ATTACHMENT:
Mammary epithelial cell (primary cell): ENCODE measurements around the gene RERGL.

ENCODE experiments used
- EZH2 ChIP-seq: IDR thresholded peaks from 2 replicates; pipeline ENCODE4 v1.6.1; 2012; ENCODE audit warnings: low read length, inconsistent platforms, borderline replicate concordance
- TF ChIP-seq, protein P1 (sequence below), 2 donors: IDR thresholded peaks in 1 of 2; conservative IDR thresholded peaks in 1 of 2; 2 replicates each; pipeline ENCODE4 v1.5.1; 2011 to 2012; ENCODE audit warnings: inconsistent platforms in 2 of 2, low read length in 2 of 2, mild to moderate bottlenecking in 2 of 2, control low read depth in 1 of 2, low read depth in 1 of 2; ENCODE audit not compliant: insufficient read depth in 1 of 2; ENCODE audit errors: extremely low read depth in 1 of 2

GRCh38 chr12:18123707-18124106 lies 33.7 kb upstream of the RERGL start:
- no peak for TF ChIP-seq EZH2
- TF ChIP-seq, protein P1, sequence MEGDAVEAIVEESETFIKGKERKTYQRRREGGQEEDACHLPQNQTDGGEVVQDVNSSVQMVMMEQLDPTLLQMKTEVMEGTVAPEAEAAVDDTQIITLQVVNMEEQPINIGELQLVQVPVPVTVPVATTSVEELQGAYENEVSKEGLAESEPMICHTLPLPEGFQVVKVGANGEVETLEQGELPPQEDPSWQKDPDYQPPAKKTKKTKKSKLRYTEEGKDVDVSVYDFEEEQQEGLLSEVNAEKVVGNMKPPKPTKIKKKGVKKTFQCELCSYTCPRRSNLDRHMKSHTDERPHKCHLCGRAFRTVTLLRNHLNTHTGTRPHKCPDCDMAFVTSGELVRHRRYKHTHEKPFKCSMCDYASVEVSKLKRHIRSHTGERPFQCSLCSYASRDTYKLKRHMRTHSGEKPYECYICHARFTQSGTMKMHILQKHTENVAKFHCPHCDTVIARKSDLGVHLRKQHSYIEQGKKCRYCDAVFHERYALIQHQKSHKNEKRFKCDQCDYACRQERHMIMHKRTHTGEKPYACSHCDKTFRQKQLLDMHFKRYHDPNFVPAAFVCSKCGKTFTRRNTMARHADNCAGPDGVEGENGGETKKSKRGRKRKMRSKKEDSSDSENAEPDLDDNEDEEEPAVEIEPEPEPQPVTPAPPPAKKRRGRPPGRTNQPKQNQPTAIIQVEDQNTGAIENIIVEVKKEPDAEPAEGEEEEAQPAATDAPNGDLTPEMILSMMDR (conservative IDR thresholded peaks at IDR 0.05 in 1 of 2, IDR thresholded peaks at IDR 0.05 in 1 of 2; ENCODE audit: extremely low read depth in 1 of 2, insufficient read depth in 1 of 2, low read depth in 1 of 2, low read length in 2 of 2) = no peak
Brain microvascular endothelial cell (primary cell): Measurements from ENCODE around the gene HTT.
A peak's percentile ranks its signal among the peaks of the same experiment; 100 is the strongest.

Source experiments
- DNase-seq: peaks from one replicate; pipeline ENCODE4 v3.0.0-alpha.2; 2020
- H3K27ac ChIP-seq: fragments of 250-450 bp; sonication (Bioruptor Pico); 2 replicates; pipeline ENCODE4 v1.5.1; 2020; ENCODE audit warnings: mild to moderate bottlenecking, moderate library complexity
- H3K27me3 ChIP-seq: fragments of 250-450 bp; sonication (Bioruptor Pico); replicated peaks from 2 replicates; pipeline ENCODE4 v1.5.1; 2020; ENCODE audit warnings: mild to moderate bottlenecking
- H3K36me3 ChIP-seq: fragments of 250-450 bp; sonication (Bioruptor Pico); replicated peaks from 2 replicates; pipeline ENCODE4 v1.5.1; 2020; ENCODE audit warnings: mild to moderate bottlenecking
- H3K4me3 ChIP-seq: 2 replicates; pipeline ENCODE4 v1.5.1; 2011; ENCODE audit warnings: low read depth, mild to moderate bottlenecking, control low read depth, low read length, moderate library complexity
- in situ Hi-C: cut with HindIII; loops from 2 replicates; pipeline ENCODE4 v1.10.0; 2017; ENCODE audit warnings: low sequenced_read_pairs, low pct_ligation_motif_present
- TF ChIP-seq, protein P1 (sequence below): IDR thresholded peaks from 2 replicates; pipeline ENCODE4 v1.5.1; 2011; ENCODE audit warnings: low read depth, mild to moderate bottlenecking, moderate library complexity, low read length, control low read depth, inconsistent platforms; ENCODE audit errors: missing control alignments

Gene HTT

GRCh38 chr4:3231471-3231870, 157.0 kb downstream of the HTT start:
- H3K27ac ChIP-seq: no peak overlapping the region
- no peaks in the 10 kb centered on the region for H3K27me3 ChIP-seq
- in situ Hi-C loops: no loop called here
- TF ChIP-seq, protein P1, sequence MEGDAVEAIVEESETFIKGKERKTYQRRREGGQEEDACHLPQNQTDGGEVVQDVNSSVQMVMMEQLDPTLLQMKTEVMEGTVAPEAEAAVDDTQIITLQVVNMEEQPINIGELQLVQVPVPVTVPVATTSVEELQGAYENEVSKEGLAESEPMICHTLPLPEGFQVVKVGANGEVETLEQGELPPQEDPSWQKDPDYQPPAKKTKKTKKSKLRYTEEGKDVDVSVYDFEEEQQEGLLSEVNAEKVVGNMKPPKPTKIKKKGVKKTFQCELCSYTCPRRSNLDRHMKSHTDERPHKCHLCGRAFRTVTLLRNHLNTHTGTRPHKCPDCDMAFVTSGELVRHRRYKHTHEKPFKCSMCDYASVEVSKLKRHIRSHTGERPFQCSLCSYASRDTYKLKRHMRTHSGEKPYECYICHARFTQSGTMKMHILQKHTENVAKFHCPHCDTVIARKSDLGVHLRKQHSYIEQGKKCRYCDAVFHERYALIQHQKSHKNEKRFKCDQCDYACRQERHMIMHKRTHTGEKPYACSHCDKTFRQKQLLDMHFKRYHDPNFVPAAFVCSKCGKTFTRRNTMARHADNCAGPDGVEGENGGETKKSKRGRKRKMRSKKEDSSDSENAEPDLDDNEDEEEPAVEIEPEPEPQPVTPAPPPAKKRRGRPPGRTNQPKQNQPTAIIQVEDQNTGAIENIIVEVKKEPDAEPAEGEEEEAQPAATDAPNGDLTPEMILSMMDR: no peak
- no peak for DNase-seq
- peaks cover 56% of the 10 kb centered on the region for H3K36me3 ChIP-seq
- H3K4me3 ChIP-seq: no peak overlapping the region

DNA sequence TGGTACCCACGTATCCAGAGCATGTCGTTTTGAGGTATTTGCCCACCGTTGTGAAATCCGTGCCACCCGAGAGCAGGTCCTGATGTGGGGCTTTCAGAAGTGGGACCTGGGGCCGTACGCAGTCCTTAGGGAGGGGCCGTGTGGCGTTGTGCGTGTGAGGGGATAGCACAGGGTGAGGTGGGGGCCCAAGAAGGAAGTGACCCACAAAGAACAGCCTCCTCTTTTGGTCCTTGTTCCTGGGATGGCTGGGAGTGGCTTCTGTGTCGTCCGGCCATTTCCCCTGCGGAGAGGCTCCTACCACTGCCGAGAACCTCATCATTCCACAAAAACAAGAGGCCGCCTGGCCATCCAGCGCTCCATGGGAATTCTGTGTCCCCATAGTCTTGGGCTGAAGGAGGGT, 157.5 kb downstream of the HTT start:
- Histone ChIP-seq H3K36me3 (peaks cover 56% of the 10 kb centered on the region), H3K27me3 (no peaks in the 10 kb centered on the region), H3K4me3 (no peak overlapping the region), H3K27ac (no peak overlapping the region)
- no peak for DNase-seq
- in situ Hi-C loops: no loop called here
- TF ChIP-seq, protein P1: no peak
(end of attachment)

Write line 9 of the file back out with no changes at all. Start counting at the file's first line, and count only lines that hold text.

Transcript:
A peak's percentile ranks its signal among the peaks of the same experiment; 100 is the strongest.